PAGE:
A viral photograph that has circulated for years on Reddit and other social media platforms purports to show the first woman to officially run the Boston Marathon, Kathrine Switzer, being accosted by a race official.
The above photo is an authentic depiction of what happened when Switzer ran the Boston Marathon in 1967, and shows John "Jock" Semple, the man in the suit who was also an organizer attempting to pull her out of the race. The other men running alongside her tried to block Semple from doing so. The encounter was captured in a series by photographers on the scene, and various moments can be seen on Getty Images.
Switzer was the first woman to run the race who managed to obtain an official bib with a number. Women had run in the marathon before her, but without a number. Switzer told ESPN that she began running in order to improve her conditioning for field hockey.
Eventually, she decided to train for the Boston Marathon after searching through the rule book for any gender-specific language that would prevent her from doing so. Since she did not find any rule that stopped her from participating, she registered under the name K.V. Switzer, paid the fee, and wore gray sweats with a hoodie pulled up around her head, though she said that she was not trying to avoid detection.
According to Sky Sports, another woman, Bobbi Gibb, had run and completed the marathon in 1966, though she hid in the bushes near the start line and disguised herself in a hoodie while running without an official bib.
Switzer, however, described how no one realized at first amidst the snow and general “chaos” that a woman was running among them. She was discovered slowly, with many men being open to her presence, until the officials took notice. She said the following in an interview with ESPN in 2017:
The race began and the group settled into an easy pace. Switzer likened that first euphoric mile to a pilgrim making the journey to Mecca. When she threw off the trash bags and dropped the hoodie, revealing her shoulder-length chestnut hair, the runners around her starting smiling and nodding.
"People were very happy to see a woman out there on the course," Leonard said.
The press truck passed them on the way to the front of the race.
"A couple of people were yelling, 'Hey, it's a broad,' or something along those lines," Leonard said. "There's cameras snapping pictures continuously for about 30 seconds or so, and they moved on. Then slightly behind that, suddenly there was a sort of uproar."
Two men had jumped off at the two-mile mark -- John "Jock" Semple and his co-race director, Will Cloney. Semple was a fixture in the Boston running community. When the truck passed Switzer's group, a reporter chided the 63-year-old Scotsman, saying, 'Hey, Jock, you've got a broad on your hands today.'"
Semple yelled, "Stop the bus, boys! Stop the bus!"
[...] What happened next was famously captured by Boston Herald staff photographer and Pulitzer Prize winner Harry Trask, who, while smoking a cigar and wearing a beret, was the only one on the media truck who jumped off to get a better angle. [...]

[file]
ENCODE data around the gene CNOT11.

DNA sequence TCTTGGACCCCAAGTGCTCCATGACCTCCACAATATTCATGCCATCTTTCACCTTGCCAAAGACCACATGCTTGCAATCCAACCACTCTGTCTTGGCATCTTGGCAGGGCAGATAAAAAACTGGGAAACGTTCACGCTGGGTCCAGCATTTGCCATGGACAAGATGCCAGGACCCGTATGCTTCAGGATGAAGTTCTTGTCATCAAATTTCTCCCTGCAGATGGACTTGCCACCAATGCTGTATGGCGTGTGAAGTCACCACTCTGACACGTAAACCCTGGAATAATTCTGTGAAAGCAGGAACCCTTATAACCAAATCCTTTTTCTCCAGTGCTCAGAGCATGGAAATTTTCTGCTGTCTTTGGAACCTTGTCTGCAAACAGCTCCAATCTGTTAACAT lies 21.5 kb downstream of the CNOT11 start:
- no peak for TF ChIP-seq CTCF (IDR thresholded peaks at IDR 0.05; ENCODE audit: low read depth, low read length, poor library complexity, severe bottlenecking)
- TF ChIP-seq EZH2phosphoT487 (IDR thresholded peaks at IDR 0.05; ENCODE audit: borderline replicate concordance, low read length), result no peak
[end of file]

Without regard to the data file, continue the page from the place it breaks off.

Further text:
"They always say a photograph tells a thousand words," Switzer said. "This photo of me running and being attacked by a race official and him getting bounced by my boyfriend flashed around the world. I think it was a big turning point in women's sports."
She heard someone chasing her. "I heard leather shoes on the pavement," she said. "And I turned, and he grabbed me and screamed at me, 'Get the hell out of my race and give me those numbers,' and he threw me back and went to pull off my bib numbers."
Her then-boyfriend who was part of her running group crashed into Semple’s shoulder, while another companion, her trainer shouted, "I trained her. Leave her alone. She's all right."
Switzer remembered feeling blindsided, humiliated, and then very angry. She kept running in the race, slowing her pace to conserve energy and finishing in 4 hours and 20 min.
But the story did not end there. Switzer went on to champion women in sports, continued running in the marathon, and became close friends with Semple, according to his obituary. A photograph of Switzer and Semple at the 1973 marathon, with their arms around each other, showed just how much things had changed in a matter of a few years. Switzer said Semple became the first to welcome women onto the field in 1972 when it was officially opened up to all.
In a 1968 interview with Sports Illustrated, Semple said he was only trying to pull the number off her back. She had reportedly sent a male friend to pick it up, and Semple was outraged at the deception.
"I'm not [opposed] t' women's athletics," he said, and had even donated trophies to women's races. "But we're taught t' respect laws—t' respect rules. The amateur rules here say a woman can't run more th'n a mile and a half. I'm in favor of makin' their races longer, but they doon't belong with men. They doon't belong runnin' with Jim Ryun. You wouldn't like to see a woman runnin' with Jim Ryun, wouldya?"
Switzer described visiting him just before his death in 1988: “The fact that someone could change so dramatically gave me hope that the rest of the world could be as big and broadminded.”